Thursday, November 06, 2008

Obama Day

I’m sitting at my desk at 4pm, on a Thursday in Kijabe staring out the window at the beautiful Upper Rift Valley stretched out before me as I write. The clean African air is blowing through the window on a gentle breeze. The distant sound of Kenyan young men playing football (soccer) and Kenyan young women cheering them on is providing a pleasant soundtrack to this serene moment. Today is a special day. The world seems calmer and the future looks brighter. Despite all that is wrong in the world and in Kenya, peace and positivity appears to be on the horizon. Why? Because today is Obama Day in Kenya.

In general, I have observed that Kenyans know how to celebrate and express joy, but today the energy in the air is more electric than ever before. Today was declared a national holiday by the president of Kenya in honor of Barak Obama’s victory in the American presidential election. So people are celebrating an unanticipated midweek break from work and routine, but more than that, they are celebrating an adopted Kenyan son who has risen to the highest office in the world, and all of Kenya is unanimous that his election victory is good news.

On the face of it, I’m not sure why Kenya is so jubilant regarding Obama’s victory. Perhaps, it’s merely pride in a man who is half Kenyan doing well on the world stage. Perhaps, they believe that Kenya will benefit from some preferential treatment by the president of the most powerful nation in the world. While these reasons may be part of the excitement, I think Kenya’s excitement is merely a reflection of the excitement of the world at large.
People around the world are surprisingly well-informed about American politics, and for good reason. America’s influence on the circumstances of the world is clear. American policy is the single largest influence on geo-politics. Even domestic problems in America can trigger global changes, as made obvious by our banking crisis creating world wide economic ripples.
So it is understandable that the world was following this election so closely. In the eyes of the world, this election was pivotal in repairing the worlds problems, from global warming/climate change, to economic depression, and of course to conflict around the world including Iraq and Afghanistan. In the US, Obama only had a few point lead in the popular vote over McCain, but he is wildly popular abroad. Obama has captured the imagination of people around the world, and for some reason, they believe he is the man who can make the world a better place. But in particular, for people who have historically been most pessimistic about politics, young people, poor people, and non-whites, he has inspired optimism and interest never seen before. And no place is it more palpable than here in Kenya where Obama has near 100% approval.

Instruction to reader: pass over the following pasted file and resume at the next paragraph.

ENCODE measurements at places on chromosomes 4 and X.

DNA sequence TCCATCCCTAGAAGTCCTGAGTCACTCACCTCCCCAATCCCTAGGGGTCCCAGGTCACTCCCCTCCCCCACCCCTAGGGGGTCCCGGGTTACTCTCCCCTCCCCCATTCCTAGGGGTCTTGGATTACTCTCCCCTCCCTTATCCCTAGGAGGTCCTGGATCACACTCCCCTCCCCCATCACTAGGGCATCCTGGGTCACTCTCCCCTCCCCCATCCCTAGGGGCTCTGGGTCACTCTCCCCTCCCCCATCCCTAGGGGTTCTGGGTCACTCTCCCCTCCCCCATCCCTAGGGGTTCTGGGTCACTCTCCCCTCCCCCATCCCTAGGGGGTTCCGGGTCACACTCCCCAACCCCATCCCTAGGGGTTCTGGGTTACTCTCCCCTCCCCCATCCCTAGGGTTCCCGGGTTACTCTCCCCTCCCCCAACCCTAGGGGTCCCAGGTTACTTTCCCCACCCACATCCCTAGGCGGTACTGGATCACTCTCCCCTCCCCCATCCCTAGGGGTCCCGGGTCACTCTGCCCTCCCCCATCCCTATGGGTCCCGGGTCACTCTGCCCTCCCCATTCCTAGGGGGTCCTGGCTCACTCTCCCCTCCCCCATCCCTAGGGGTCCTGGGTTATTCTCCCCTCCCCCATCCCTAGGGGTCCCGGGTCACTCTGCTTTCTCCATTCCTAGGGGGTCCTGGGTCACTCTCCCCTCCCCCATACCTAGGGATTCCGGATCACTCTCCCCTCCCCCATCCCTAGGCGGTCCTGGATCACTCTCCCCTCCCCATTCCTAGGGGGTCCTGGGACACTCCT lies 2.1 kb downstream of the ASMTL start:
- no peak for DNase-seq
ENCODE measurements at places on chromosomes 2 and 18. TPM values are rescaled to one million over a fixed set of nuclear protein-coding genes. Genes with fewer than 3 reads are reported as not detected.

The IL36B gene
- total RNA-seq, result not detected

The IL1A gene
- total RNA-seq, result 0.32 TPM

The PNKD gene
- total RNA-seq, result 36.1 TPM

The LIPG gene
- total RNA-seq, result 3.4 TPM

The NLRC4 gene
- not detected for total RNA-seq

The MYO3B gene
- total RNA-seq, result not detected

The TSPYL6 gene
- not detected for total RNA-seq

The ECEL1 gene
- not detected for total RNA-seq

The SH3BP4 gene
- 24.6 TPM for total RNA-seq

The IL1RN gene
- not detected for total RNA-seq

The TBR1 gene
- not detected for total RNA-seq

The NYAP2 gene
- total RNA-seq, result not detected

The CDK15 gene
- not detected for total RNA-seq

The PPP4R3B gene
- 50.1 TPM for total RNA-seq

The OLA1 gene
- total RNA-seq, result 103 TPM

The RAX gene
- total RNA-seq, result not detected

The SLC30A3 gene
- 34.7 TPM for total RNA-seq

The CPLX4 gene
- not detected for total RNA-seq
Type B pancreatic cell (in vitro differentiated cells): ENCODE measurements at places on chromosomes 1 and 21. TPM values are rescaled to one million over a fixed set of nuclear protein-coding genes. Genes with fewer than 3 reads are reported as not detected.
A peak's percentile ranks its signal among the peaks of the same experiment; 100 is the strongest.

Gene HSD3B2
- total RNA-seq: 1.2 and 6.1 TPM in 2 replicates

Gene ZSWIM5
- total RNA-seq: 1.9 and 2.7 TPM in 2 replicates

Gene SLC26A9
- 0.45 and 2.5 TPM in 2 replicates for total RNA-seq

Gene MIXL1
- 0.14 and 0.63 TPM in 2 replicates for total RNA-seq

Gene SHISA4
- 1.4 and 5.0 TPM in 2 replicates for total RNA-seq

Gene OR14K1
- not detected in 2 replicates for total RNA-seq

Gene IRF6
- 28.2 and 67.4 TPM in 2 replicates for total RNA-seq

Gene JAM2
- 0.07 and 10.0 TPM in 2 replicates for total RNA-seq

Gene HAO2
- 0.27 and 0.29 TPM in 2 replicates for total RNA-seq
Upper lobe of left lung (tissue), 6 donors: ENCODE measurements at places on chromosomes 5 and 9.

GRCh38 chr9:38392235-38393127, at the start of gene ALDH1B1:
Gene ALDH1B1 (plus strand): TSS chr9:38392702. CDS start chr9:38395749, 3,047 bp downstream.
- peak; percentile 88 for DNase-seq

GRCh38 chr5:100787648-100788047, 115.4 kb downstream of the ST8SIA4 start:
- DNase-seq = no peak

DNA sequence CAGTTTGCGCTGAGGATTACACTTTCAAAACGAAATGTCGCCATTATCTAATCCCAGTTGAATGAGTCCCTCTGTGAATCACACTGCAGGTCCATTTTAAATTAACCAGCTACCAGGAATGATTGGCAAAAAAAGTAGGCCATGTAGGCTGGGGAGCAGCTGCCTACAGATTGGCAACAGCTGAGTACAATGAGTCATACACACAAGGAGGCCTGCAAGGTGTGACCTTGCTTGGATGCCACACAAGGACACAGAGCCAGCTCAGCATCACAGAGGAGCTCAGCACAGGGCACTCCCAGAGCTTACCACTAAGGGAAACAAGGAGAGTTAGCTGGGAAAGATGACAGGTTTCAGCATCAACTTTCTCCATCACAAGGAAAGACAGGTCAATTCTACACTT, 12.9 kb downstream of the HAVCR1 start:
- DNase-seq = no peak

I have read his book, The Audacity of Hope, and Obama does inspire his readers with his creativity and commitment to rise above party politics to meet the needs of everyman. He believes that politics and government can “work”. He believes that consistent leadership from Washington can restore America’s faith in the political and civic mechanism. I confess that his optimism is contagious, as upon completing the book earlier this year, I was filled with hope that his political vision might come to fruition. Of course, we have a few months before we find out whether he can accomplish any of the goals he has set forth, and the problems seem massive that he is inheriting from the current administration. But on today, in Kenya on November 6th, 2008, I am celebrating Obama day. I am enjoying a moment of reflection, and praying that the man can withstand the trials and tribulations of the hardest job in the world. Praying that he can make government “work” again. And praying that he is right when he says: “yes, we can”.

An American living in Kenya supporting a Kenyan living in America,

"It took a lot of blood, sweat and tears to get to where we are today, but we have just begun. Today we begin in earnest the work of making sure that the world we leave our children is just a little bit better than the one we inhabit today." 
~Barack Obama


At Wed Nov 12, 03:10:00 PM, Blogger Cherise said...

You are correct, Obama's optimism is contagious. The symbolism alone makes me and I am sure a lot of others strive to be and do better. It was so wonderful to see the world celebrate what the majority of America feels is a long awaited welcome change.


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